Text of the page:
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April 3, 1926

THE TECHNIC OF MEDICATIONA SERIES OF ARTICLES ON THE METHODS OF PRESCRIBING AND PREPARING, THE INDICATIONS FOR, AND THE USES OF VARIOUS MEDICAMENTS

JAMA. 1926;86(14):1007-1008. doi:10.1001/jama.1926.26720400004008a
Abstract

Table 13.—Total Average Diphtheria Death Rate, 1923-1925 Total Population (70 Cities) Diphtheria Estimated by the U. S. Diphtheria Death Rate Census Bureau Methods Deaths per 100,000 1923...................... 29,243,128 3,838 13.12 1924...................... 29,810,993 3,285 11.05 1925...................... 31,049,595 3,024 9.74 Seven cities are omitted from this summary because data for the full period are not available.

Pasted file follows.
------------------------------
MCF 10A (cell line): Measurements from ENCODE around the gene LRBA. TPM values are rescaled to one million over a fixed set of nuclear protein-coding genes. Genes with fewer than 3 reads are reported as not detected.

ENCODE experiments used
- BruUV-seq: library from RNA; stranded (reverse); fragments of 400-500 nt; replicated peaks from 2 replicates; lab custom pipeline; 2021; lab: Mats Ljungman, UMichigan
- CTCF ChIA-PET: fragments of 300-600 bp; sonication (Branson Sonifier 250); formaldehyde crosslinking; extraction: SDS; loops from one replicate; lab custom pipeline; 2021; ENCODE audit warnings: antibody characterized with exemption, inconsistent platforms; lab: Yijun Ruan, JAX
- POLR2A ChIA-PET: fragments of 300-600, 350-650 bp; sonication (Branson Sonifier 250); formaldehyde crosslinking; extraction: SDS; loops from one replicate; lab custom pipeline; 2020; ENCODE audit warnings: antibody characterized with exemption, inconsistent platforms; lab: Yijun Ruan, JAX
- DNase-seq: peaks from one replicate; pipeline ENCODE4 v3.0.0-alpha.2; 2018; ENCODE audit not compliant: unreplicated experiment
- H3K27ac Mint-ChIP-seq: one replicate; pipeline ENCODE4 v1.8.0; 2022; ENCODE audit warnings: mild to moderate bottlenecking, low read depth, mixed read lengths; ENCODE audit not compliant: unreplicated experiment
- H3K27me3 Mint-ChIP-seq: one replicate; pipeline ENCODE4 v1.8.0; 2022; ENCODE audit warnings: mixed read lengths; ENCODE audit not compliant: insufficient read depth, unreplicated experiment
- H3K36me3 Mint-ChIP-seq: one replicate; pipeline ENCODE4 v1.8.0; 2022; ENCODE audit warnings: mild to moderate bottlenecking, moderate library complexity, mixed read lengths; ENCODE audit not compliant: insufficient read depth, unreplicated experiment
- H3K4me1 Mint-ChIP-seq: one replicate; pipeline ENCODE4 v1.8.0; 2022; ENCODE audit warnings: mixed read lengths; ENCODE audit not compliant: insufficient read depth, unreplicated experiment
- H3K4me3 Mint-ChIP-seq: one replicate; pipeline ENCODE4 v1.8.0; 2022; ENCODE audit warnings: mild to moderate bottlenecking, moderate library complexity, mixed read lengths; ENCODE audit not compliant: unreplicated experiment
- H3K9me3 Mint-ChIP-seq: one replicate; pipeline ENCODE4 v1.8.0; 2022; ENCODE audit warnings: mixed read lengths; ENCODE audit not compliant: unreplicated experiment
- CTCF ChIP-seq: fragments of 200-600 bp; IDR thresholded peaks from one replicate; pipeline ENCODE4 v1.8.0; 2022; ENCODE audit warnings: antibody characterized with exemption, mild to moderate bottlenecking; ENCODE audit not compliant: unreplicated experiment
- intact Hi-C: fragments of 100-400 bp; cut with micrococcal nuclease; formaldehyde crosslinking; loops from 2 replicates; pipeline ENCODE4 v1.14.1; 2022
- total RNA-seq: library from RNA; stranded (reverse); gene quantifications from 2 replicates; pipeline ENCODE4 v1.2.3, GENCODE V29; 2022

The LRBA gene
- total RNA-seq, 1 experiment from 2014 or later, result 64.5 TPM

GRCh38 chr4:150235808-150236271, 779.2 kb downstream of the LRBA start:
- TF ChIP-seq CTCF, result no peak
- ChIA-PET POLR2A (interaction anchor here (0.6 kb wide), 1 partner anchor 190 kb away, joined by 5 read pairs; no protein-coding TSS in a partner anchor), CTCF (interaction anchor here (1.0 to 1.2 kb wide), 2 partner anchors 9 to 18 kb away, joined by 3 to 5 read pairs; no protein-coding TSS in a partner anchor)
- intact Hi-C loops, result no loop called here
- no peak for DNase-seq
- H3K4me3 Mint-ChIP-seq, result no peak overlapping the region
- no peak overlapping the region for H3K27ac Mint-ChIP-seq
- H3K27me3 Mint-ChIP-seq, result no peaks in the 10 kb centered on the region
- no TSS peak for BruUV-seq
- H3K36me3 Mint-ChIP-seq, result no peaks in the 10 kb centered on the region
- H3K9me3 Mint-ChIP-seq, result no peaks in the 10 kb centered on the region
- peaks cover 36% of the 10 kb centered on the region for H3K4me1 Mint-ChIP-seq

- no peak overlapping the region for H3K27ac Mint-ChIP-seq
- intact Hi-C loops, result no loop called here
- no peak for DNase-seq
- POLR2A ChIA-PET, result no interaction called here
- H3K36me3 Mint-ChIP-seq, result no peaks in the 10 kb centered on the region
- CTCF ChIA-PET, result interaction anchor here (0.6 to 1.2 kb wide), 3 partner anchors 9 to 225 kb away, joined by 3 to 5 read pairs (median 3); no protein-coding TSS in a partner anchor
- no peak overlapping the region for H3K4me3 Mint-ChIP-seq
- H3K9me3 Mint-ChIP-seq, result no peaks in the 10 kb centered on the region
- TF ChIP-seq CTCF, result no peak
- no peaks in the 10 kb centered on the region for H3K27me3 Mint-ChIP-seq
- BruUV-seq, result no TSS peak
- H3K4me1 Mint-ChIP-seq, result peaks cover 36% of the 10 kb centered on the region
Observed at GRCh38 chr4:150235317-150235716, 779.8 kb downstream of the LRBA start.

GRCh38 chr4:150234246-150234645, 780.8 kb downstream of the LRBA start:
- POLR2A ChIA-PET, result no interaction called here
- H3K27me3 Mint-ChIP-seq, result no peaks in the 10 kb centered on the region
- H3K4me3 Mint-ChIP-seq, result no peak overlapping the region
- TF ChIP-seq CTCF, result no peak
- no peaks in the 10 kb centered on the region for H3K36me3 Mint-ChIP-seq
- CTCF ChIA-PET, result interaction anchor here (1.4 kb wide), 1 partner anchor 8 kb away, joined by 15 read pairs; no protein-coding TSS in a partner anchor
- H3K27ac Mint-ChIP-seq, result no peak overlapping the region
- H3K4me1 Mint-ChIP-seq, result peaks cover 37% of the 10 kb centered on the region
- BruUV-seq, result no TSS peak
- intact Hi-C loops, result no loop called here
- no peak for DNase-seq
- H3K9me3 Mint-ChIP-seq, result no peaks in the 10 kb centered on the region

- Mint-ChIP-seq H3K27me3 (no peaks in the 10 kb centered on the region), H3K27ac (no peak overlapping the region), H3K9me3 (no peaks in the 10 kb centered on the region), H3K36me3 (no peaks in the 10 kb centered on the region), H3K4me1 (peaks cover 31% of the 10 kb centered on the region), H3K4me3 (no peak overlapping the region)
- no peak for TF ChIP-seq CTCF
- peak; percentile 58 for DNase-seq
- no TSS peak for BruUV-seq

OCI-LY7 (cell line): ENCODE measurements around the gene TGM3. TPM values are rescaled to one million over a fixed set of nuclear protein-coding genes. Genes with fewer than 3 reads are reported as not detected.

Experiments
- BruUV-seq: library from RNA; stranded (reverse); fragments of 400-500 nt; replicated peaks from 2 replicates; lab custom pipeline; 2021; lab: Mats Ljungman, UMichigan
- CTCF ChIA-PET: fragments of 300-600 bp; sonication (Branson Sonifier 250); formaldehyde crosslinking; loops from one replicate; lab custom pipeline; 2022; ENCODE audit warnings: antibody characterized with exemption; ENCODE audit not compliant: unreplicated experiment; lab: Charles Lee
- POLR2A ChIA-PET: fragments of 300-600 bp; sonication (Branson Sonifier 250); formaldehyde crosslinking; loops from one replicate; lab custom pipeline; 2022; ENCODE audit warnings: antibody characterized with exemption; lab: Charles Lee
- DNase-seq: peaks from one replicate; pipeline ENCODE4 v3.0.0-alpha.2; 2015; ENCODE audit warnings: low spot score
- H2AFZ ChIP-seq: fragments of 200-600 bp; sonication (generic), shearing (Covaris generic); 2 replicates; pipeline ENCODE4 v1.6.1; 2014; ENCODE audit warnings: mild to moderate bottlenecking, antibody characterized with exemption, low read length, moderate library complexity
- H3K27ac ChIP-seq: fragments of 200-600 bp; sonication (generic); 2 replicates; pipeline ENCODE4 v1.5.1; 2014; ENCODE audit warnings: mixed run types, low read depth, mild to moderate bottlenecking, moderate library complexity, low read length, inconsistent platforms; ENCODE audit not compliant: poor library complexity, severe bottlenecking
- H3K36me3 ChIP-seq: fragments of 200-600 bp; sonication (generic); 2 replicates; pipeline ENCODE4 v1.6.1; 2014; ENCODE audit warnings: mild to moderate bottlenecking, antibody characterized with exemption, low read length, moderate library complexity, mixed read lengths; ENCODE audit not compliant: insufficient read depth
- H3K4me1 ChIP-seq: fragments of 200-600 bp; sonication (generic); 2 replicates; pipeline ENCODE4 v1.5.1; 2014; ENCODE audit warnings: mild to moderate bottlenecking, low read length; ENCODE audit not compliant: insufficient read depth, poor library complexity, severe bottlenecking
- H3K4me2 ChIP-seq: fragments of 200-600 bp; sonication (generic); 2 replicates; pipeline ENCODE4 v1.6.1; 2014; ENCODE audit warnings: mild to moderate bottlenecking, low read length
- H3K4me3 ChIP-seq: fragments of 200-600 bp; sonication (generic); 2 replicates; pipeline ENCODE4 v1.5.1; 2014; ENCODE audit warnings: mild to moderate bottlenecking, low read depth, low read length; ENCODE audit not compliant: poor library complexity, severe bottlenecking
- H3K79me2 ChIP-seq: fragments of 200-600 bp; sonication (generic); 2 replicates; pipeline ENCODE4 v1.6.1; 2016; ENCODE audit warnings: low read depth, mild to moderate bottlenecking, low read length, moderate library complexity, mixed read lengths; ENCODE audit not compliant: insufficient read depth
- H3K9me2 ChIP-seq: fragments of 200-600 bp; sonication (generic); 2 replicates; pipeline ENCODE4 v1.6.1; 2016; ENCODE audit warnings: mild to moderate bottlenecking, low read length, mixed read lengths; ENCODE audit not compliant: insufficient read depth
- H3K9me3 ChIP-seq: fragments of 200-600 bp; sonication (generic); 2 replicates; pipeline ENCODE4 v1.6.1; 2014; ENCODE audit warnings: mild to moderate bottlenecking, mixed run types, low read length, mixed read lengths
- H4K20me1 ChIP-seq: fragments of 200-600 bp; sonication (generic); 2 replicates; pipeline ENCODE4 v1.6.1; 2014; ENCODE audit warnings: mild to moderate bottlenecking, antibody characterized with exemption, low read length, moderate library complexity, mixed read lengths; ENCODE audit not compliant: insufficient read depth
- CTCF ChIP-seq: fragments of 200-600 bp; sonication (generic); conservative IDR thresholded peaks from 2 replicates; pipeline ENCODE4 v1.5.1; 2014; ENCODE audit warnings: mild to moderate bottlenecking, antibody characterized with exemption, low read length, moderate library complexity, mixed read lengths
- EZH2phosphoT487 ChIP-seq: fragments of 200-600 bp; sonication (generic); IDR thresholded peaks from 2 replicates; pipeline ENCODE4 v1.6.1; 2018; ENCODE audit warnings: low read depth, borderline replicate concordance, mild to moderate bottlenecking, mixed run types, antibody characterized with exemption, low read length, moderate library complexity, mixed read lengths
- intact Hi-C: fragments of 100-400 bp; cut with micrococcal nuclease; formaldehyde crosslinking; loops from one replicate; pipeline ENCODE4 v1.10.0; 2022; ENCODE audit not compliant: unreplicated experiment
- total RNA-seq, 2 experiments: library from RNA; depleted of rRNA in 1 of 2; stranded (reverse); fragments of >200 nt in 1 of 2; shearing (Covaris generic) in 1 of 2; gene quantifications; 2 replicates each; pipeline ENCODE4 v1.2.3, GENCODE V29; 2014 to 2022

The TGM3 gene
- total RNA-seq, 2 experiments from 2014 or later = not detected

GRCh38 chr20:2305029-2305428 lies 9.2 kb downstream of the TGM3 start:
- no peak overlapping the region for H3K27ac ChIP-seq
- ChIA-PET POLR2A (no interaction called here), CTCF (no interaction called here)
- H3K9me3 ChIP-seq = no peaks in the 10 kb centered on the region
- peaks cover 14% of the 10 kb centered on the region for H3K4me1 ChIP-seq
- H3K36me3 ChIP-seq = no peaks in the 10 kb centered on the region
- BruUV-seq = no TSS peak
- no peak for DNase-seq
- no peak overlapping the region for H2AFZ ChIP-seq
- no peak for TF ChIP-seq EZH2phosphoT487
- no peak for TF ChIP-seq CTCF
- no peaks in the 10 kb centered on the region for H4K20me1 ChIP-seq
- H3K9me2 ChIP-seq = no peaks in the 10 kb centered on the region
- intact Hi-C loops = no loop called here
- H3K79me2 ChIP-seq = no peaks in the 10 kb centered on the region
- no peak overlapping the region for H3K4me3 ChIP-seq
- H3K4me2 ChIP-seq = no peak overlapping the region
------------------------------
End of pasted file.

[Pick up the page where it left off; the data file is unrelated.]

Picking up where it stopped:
Tables 12 and 13 show impressively the waning of diphtheria as a cause of death. In 1925 for the first time there were more cities with rates under 10 than with rates over 10.

PILLS  Though the word pill is derived from pila, a ball, it seems best to define the word, for the purposes of practical therapeutics, as rather slowly disintegrating medicinal masses of a size and shape convenient for swallowing. They should not weigh more than 0.5 Gm., or less than 0.05 Gm. If the pill is of a larger size it is called

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